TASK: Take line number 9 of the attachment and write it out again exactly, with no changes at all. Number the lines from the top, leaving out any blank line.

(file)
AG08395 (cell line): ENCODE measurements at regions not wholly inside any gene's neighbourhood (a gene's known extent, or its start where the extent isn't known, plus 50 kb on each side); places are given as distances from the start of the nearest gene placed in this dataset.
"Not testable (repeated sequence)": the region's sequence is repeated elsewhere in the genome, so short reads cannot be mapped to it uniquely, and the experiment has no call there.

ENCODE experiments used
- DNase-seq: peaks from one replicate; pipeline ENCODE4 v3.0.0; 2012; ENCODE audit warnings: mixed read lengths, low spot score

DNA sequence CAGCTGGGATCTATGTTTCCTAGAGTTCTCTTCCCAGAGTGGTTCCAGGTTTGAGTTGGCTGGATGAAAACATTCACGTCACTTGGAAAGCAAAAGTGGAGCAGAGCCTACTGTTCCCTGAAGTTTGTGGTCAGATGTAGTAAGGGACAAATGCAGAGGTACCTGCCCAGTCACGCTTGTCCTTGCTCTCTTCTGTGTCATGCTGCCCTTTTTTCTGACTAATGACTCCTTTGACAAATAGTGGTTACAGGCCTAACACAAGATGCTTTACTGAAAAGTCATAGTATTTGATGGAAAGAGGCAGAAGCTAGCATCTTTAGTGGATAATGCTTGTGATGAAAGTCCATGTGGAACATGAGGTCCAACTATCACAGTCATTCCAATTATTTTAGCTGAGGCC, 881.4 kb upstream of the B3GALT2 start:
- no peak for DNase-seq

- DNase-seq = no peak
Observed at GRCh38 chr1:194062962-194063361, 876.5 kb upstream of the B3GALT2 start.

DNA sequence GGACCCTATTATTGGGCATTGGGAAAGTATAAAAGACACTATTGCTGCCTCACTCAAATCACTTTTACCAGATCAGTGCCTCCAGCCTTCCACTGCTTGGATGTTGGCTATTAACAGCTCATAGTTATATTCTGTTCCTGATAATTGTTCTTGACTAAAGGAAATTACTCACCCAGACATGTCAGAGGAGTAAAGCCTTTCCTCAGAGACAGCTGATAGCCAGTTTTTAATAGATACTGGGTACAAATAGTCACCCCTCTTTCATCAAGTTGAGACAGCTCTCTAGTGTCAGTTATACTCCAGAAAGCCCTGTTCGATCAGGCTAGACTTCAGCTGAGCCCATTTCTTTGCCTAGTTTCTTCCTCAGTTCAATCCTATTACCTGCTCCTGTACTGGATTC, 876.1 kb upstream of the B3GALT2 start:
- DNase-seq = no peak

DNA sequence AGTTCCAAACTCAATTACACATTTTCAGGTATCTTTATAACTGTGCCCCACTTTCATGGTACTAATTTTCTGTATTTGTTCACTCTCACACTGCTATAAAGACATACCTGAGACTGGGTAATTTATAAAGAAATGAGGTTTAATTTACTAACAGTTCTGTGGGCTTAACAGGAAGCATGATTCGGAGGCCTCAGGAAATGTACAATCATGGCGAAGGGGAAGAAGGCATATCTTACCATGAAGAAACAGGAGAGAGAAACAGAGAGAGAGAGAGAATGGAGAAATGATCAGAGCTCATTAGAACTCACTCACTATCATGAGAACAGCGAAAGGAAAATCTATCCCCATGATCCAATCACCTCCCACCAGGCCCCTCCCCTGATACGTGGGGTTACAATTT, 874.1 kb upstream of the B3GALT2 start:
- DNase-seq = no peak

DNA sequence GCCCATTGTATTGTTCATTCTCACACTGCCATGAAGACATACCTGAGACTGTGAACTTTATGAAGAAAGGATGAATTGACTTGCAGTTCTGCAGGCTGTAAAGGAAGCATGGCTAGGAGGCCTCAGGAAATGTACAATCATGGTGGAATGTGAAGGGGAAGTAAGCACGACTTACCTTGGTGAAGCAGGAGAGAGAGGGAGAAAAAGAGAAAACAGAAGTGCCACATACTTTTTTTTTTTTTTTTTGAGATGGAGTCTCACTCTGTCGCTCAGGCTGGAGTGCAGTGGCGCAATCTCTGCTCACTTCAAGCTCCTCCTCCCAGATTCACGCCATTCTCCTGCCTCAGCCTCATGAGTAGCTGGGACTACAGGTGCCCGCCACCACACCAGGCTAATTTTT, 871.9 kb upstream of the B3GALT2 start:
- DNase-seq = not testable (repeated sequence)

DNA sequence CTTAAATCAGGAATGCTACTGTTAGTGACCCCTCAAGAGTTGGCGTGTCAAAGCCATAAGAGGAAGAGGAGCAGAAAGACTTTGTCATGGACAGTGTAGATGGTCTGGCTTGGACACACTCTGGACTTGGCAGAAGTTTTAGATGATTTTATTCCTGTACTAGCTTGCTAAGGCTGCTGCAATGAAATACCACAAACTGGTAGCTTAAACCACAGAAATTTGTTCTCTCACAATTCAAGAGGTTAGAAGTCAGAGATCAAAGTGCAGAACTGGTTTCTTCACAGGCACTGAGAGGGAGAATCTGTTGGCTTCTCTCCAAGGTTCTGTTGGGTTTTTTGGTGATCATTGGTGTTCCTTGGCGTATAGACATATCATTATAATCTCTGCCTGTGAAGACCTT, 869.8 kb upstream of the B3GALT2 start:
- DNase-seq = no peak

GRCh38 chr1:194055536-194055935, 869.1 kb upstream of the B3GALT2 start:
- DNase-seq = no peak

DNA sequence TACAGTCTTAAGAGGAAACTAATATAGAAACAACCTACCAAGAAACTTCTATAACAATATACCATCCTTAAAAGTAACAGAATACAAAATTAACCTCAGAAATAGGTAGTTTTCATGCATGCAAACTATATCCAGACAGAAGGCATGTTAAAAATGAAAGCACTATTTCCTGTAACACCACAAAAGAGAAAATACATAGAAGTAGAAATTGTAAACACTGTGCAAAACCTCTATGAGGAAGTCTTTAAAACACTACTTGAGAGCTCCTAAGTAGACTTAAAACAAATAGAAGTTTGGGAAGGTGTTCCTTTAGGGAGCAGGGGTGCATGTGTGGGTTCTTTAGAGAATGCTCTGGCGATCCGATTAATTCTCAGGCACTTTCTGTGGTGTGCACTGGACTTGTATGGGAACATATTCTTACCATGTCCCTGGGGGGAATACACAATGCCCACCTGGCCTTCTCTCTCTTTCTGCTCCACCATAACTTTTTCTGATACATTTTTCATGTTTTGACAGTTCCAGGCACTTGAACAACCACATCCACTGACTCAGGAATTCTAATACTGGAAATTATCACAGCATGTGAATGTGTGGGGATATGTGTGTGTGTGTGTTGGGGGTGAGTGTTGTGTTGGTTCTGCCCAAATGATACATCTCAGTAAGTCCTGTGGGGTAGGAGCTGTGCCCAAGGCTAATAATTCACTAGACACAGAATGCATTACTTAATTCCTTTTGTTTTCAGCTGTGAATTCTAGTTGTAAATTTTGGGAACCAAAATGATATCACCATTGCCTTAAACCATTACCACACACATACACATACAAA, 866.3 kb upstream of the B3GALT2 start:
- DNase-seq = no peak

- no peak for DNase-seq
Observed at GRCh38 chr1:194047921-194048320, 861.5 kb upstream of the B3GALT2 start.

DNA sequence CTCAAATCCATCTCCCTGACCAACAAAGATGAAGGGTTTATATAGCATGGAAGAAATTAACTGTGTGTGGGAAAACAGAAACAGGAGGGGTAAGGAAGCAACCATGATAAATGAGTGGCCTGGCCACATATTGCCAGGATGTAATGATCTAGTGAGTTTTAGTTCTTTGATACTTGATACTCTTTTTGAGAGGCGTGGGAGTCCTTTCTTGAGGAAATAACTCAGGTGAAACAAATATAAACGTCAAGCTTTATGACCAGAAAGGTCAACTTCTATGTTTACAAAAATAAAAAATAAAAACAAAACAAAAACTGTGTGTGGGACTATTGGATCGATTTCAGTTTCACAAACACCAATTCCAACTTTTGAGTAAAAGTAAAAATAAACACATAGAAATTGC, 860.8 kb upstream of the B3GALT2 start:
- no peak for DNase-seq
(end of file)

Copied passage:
DNA sequence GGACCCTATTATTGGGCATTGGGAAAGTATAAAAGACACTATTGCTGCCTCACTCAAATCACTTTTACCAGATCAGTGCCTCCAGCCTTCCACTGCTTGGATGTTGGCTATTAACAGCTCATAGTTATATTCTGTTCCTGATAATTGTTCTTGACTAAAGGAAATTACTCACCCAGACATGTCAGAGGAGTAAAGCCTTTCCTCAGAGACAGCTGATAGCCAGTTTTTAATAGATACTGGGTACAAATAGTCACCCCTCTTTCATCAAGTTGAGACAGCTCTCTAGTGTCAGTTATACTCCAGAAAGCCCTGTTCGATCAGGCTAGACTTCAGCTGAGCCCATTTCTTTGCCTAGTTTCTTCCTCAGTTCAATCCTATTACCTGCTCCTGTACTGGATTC, 876.1 kb upstream of the B3GALT2 start: